Adventure-Based Glamping

Off-the-grid mobile trailers offer a unique traveling experience as ROAM Beyond and Homegrown Trailers come to the Flathead Valley

By Maggie Dresser
Corey Weathers, co-founder of ROAM Beyond, stands among his grove of camping trailers outside of Columbia Falls on May 6, 2021. ROAM offers a “glamping” experience in off the grid mobile dwellings. Hunter D’Antuono | Flathead Beacon

When Corey Weathers built a self-contained, off-the-grid mobile trailer requiring no hookups to use on remote camping trips with his family in 2013, there was nothing of its kind in the market. With original intentions to only use the trailer concept for personal use, he started building more and wound up launching Homegrown Trailers a few years later.

“It’s that classic entrepreneur story,” Weathers said. “I had an unmet need and the market didn’t meet my need and because of that I decided to solve my own problem.”

After building his first trailer in his garage in Washington, equipped with beds, solar panels and a composting toilet, it received a lot of attention at gas stations and everywhere it went.

Seeing the interest, he built a few more and launched the company, but despite the widespread interest from the general public, he and his business partner, Jake Haupert, didn’t see that interest reflected in sales. After posting a survey to their followers, they found surprising results.

“Overwhelmingly people said ‘We love it but we would never buy it, we’re not RV people and we don’t have a tow vehicle,’ but they said they’d love to stay in one and they loved the idea of getting off the grid and going to a remote area,” Weathers said.

In 2019, Weathers and Haupert launched a separate company to pair with Homegrown Trailers called ROAM Beyond, a lodging company that provides travelers a unique glamping experience.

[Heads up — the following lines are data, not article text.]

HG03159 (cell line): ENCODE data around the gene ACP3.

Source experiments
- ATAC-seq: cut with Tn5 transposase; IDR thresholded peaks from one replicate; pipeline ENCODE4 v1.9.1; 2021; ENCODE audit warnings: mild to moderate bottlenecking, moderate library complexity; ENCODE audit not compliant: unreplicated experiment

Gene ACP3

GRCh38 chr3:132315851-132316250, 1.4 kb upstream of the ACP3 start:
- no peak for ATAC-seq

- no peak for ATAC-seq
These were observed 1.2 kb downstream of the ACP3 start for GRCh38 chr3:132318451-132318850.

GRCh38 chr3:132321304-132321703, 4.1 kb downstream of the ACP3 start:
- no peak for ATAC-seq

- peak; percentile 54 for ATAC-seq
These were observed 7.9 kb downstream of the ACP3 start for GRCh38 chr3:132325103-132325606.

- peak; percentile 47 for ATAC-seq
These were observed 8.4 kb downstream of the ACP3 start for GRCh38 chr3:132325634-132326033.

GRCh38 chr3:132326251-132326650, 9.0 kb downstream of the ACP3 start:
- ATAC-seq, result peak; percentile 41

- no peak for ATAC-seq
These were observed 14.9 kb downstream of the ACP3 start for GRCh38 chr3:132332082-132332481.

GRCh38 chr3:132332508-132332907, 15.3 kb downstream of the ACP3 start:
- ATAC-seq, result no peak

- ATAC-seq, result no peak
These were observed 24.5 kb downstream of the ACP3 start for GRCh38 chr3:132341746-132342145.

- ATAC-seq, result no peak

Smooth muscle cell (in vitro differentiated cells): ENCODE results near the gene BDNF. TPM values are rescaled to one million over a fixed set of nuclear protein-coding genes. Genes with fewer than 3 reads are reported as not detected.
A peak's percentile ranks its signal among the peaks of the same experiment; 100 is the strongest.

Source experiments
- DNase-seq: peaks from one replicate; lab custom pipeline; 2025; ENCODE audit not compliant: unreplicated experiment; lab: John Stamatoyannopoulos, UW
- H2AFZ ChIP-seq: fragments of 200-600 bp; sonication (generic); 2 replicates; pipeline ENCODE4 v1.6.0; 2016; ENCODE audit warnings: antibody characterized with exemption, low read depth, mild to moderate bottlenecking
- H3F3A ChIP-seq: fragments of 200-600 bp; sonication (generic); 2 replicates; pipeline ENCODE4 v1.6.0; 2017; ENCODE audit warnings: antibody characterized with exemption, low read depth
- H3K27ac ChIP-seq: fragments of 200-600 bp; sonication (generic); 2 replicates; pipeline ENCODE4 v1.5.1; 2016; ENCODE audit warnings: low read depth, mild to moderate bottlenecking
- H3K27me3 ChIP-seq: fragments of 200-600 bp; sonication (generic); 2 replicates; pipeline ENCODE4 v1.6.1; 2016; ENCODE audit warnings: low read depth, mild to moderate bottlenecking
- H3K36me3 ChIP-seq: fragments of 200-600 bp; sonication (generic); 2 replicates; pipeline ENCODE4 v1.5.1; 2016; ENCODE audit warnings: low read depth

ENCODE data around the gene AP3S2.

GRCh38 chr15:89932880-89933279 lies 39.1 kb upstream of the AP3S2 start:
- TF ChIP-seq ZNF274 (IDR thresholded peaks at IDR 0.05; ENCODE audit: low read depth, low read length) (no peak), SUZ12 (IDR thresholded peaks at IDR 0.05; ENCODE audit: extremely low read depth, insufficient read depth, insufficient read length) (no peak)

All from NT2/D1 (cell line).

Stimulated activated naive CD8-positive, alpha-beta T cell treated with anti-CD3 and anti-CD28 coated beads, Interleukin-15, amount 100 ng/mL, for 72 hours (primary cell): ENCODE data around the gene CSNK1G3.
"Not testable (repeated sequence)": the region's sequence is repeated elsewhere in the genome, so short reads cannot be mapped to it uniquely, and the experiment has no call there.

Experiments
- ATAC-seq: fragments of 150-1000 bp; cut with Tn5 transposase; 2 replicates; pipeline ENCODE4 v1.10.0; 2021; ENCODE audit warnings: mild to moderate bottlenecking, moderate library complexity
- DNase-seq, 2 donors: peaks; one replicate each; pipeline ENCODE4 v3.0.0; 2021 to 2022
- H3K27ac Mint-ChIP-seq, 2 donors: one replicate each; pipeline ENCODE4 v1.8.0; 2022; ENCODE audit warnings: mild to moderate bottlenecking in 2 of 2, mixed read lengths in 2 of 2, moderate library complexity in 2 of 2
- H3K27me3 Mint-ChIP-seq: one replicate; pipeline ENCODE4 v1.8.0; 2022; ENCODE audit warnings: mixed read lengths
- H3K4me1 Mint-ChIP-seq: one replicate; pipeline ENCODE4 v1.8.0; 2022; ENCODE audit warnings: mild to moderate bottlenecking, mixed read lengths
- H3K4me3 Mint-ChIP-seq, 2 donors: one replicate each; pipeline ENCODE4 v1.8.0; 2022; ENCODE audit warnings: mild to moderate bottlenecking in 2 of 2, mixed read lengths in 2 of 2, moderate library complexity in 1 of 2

Camping trailers are parked by a fishing pond at ROAM Beyond outside of Columbia Falls on May 6, 2021. ROAM offers a “glamping” experience in off the grid mobile dwellings. Hunter D’Antuono | Flathead Beacon

Weathers and Haupert collaborate with private landowners and bring the campers to recreation destinations where travelers can book reservations to stay in a remote setting. Starting with locations in Washington, they added operations in Montana this year, where Weathers’ wife grew up.

This spring, ROAM will set up camp with 12 126-square-foot trailers on Lower Stillwater Lake where guests can enjoy lake recreation like standup paddle boarding, kayaking and canoeing and stay on site, working with the property’s new owners to eventually do yoga retreats and farm-to-table meals.

In the winter, ROAM partners with the Whitefish Bike Retreat where guests can winter glamp and go on snowshoeing and fat biking excursions.

ROAM also has a flagship location with 24 trailers in Columbia Falls on 20 acres at the former Rising Peak Academy, which Weathers is in the process of purchasing. The property has communal dining and living spaces on the property and Weathers partners with local chefs, yoga studios and other businesses to bring activities to the site.

Pairing with the self-contained trailers, Weathers also works to promote the concept of sustainability and plans to start a garden at the property and bring farm-to-table meals to clients. As a former renewable energy consultant in addition to a past career in the wellness industry, Weathers combined passions to create ROAM Beyond and Homegrown Trailers.

The interior of a camping trailer at ROAM Beyond outside of Columbia Falls on May 6, 2021. ROAM offers a “glamping” experience in off the grid mobile dwellings. Hunter D’Antuono | Flathead Beacon

“This is a blend,” he said. “The outdoors and recreation and wellness combined with sustainability.”

“A big part of our goal is to educate guests,” he added.

While ROAM’s cliental ranges across the board, Weathers has observed the demographics most commonly breaks down into four categories, including higher-earning millennials, families, empty nesters and single travelers, all looking for unique lodging.

With properties in Washington, which are not operating this year, and the Flathead Valley already, Weathers and Haupert are planning to add four new sites per year and they are currently scouting locations in Utah, Arizona and the Bozeman area.

“The whole adventure base camp idea is where we try to fit in as our marketing concept,” Weathers said.

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